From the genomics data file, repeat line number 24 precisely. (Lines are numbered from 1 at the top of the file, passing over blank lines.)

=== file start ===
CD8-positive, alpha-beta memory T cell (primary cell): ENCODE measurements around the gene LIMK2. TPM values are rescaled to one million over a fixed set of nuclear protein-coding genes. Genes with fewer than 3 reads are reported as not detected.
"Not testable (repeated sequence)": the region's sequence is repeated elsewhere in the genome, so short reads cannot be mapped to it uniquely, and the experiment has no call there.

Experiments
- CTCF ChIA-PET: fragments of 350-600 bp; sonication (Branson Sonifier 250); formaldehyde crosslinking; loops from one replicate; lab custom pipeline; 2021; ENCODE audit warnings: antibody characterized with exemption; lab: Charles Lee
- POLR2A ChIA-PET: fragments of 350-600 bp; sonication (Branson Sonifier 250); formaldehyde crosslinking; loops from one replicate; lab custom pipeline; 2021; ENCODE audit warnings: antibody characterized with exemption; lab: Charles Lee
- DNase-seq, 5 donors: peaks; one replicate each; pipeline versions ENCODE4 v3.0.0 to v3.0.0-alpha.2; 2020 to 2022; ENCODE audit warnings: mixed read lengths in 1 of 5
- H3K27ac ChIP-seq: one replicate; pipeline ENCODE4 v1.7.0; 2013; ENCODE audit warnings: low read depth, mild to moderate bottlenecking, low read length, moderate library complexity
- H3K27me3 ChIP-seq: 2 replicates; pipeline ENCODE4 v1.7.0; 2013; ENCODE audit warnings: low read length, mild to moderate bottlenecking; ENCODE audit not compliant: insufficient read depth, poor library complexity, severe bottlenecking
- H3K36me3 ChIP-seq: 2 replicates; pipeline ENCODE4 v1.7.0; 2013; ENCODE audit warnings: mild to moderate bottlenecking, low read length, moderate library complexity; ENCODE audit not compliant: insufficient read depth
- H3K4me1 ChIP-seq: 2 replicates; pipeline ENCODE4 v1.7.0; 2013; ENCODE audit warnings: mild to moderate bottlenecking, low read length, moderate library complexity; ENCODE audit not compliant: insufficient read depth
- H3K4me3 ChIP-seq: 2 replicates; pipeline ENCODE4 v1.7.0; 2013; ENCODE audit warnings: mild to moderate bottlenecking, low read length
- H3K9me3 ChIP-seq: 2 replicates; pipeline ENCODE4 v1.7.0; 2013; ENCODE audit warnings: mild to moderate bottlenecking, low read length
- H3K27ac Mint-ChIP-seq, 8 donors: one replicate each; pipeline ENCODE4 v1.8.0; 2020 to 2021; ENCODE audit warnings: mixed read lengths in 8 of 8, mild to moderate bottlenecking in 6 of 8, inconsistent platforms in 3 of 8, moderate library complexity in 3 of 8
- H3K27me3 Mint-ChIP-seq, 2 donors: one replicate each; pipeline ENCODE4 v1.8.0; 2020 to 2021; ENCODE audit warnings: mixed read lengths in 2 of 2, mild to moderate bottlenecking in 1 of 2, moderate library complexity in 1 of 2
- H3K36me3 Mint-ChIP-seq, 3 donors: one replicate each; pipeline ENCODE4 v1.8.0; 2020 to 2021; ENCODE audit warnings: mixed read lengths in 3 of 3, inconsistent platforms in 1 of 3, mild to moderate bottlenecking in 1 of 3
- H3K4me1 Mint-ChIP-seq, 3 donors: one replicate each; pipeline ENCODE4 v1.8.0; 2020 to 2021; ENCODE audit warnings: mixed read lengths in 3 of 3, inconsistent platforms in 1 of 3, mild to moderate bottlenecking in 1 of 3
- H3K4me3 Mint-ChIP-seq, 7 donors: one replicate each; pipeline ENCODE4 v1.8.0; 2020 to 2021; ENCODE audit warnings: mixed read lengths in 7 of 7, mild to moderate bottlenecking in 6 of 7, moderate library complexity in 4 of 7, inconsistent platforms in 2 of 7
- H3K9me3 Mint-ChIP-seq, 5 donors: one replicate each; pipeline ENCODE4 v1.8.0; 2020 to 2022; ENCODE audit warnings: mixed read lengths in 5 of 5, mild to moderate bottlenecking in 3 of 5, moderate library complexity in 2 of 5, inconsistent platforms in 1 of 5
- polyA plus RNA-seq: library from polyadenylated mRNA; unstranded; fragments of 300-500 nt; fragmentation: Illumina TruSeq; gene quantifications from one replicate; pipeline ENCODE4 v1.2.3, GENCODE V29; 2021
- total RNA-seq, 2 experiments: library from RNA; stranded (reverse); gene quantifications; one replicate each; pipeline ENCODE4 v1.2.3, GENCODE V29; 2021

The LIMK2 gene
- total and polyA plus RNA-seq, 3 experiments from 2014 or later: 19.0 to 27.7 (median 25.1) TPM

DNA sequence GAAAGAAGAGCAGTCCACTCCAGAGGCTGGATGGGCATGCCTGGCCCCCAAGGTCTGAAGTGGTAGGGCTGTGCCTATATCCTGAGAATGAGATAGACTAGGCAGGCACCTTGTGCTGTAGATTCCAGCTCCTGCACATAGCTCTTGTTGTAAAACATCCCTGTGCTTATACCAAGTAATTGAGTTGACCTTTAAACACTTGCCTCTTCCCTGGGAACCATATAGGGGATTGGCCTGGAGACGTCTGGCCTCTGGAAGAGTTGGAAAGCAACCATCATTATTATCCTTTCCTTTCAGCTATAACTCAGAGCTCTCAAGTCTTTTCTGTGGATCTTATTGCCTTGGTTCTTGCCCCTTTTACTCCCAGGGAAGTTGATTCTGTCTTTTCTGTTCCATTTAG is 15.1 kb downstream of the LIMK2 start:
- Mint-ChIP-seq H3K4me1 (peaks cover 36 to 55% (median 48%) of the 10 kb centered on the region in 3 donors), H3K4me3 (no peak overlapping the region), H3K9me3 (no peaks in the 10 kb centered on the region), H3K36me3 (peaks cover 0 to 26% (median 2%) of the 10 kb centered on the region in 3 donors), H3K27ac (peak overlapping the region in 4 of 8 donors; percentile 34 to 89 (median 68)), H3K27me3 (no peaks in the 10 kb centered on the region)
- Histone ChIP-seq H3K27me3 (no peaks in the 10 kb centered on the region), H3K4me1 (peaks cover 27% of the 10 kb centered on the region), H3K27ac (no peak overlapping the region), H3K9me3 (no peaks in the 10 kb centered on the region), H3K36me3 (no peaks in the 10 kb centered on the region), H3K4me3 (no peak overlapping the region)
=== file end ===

- Mint-ChIP-seq H3K4me1 (peaks cover 36 to 55% (median 48%) of the 10 kb centered on the region in 3 donors), H3K4me3 (no peak overlapping the region), H3K9me3 (no peaks in the 10 kb centered on the region), H3K36me3 (peaks cover 0 to 26% (median 2%) of the 10 kb centered on the region in 3 donors), H3K27ac (peak overlapping the region in 4 of 8 donors; percentile 34 to 89 (median 68)), H3K27me3 (no peaks in the 10 kb centered on the region)